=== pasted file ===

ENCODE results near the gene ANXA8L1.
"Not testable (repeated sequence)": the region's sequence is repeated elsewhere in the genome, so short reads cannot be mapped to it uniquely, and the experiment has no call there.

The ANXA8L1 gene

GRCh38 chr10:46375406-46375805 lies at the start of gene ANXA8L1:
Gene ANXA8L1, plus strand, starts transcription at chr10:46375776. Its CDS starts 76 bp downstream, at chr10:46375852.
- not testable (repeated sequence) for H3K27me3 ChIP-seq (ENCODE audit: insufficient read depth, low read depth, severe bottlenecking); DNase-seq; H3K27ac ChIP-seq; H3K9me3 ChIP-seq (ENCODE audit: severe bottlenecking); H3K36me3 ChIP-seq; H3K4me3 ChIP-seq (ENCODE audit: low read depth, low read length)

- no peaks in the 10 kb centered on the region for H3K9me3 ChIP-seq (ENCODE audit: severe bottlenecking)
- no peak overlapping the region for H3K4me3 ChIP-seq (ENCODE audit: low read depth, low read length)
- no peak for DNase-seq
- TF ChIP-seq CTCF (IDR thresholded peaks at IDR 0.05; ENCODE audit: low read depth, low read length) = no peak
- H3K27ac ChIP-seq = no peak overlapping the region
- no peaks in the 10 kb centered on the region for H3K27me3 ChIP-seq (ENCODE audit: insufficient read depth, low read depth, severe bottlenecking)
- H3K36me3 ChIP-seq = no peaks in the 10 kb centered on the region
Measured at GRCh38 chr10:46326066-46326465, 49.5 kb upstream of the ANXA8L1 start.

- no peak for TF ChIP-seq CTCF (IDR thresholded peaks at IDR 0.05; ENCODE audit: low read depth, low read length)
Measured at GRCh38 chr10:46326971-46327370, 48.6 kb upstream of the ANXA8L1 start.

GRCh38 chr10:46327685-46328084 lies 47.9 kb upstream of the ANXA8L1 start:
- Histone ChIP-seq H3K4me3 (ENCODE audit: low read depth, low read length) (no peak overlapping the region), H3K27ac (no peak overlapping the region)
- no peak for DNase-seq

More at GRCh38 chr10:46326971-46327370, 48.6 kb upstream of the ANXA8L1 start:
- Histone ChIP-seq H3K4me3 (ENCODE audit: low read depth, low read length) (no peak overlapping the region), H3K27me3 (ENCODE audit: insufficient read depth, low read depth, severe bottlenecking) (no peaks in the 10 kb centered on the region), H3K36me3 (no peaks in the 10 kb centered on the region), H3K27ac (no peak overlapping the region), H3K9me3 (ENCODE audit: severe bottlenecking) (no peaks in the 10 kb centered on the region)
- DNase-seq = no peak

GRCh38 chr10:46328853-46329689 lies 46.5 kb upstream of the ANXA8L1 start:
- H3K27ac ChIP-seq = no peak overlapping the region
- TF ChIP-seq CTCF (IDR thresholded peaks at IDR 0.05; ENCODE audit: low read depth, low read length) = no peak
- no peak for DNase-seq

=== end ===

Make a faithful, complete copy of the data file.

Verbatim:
ENCODE results near the gene ANXA8L1.
"Not testable (repeated sequence)": the region's sequence is repeated elsewhere in the genome, so short reads cannot be mapped to it uniquely, and the experiment has no call there.

The ANXA8L1 gene

GRCh38 chr10:46375406-46375805 lies at the start of gene ANXA8L1:
Gene ANXA8L1, plus strand, starts transcription at chr10:46375776. Its CDS starts 76 bp downstream, at chr10:46375852.
- not testable (repeated sequence) for H3K27me3 ChIP-seq (ENCODE audit: insufficient read depth, low read depth, severe bottlenecking); DNase-seq; H3K27ac ChIP-seq; H3K9me3 ChIP-seq (ENCODE audit: severe bottlenecking); H3K36me3 ChIP-seq; H3K4me3 ChIP-seq (ENCODE audit: low read depth, low read length)

- no peaks in the 10 kb centered on the region for H3K9me3 ChIP-seq (ENCODE audit: severe bottlenecking)
- no peak overlapping the region for H3K4me3 ChIP-seq (ENCODE audit: low read depth, low read length)
- no peak for DNase-seq
- TF ChIP-seq CTCF (IDR thresholded peaks at IDR 0.05; ENCODE audit: low read depth, low read length) = no peak
- H3K27ac ChIP-seq = no peak overlapping the region
- no peaks in the 10 kb centered on the region for H3K27me3 ChIP-seq (ENCODE audit: insufficient read depth, low read depth, severe bottlenecking)
- H3K36me3 ChIP-seq = no peaks in the 10 kb centered on the region
Measured at GRCh38 chr10:46326066-46326465, 49.5 kb upstream of the ANXA8L1 start.

- no peak for TF ChIP-seq CTCF (IDR thresholded peaks at IDR 0.05; ENCODE audit: low read depth, low read length)
Measured at GRCh38 chr10:46326971-46327370, 48.6 kb upstream of the ANXA8L1 start.

GRCh38 chr10:46327685-46328084 lies 47.9 kb upstream of the ANXA8L1 start:
- Histone ChIP-seq H3K4me3 (ENCODE audit: low read depth, low read length) (no peak overlapping the region), H3K27ac (no peak overlapping the region)
- no peak for DNase-seq

More at GRCh38 chr10:46326971-46327370, 48.6 kb upstream of the ANXA8L1 start:
- Histone ChIP-seq H3K4me3 (ENCODE audit: low read depth, low read length) (no peak overlapping the region), H3K27me3 (ENCODE audit: insufficient read depth, low read depth, severe bottlenecking) (no peaks in the 10 kb centered on the region), H3K36me3 (no peaks in the 10 kb centered on the region), H3K27ac (no peak overlapping the region), H3K9me3 (ENCODE audit: severe bottlenecking) (no peaks in the 10 kb centered on the region)
- DNase-seq = no peak

GRCh38 chr10:46328853-46329689 lies 46.5 kb upstream of the ANXA8L1 start:
- H3K27ac ChIP-seq = no peak overlapping the region
- TF ChIP-seq CTCF (IDR thresholded peaks at IDR 0.05; ENCODE audit: low read depth, low read length) = no peak
- no peak for DNase-seq